Nonono, I didn’t mean to say that the FSF requires read-only hardware. Quite the opposite actually.
The FSF demands that you can modify the software. I.e. that you get the sources, that you get the tools required to build them, and whatever else it takes to actually build it after modifying it. And that you can redistribute the new sources.
My point is: For the mission of Purism, it would be “just enough” if all software were “shared source”, i.e. if you can read it. In that situation, you could still verify that the software does nothing that restricts the user, and that’s the mission of Purism.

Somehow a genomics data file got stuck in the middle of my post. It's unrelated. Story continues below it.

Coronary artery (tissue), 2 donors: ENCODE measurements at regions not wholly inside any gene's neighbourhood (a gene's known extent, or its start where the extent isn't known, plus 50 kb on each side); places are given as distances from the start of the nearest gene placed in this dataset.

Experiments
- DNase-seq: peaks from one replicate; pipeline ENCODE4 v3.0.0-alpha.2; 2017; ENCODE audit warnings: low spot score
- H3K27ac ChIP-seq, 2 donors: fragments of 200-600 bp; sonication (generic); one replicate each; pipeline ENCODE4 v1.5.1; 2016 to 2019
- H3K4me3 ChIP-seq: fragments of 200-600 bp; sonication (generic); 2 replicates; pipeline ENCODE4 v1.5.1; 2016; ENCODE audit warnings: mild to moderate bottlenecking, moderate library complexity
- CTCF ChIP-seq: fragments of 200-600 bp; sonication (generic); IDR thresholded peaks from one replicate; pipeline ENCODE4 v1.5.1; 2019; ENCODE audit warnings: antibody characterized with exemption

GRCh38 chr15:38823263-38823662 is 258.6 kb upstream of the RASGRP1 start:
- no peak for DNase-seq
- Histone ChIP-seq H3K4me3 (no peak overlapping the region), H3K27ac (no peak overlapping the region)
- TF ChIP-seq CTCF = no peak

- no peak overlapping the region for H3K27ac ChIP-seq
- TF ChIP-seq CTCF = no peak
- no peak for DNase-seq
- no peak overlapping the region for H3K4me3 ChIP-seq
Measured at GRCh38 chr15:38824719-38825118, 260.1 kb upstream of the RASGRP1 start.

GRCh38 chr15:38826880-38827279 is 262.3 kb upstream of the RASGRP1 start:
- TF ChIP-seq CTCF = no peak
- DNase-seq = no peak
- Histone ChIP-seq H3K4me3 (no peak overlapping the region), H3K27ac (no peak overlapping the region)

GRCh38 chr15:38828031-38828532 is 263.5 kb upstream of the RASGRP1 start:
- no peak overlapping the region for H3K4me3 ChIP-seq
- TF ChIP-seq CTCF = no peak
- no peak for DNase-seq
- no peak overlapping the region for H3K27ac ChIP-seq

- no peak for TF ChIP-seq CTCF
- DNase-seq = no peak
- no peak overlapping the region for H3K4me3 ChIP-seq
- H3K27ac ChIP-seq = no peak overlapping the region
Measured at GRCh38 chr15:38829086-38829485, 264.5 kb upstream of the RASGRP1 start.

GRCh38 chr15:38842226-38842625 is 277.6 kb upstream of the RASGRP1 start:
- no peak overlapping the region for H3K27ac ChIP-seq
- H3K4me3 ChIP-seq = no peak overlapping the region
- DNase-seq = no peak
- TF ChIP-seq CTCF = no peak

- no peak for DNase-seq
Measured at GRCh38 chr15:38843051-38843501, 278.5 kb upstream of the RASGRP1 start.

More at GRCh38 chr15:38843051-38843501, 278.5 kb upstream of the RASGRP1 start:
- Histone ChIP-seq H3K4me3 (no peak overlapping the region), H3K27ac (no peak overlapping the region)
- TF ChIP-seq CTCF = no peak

Now I’m evading the paddle by saying that FSF-approved would still be better; it’s just not (currently) practical.
Another point why one could ignore the FSF: It disapproves of all distros that merely allow the user to choose non-free software. However, that would be a non-issue for Purism: Just don’t install the non-free repositories. And, maybe, actively look for free alternatives. Though that’s hard to do in a world of patented Videocodecs - a distro that cannot play videos may be free, but it’s not useful for all tasks.
Here again a non-free codec would be against the FSF’s endorsement, but it would fit with Purism: Just code the thing up, cough up the licensing fees, publish the sources, people can validate the sources and experiment with them. They could even modify the code for experiments - they wouldn’t be allowed to publish the modified code, but they could publish the patches.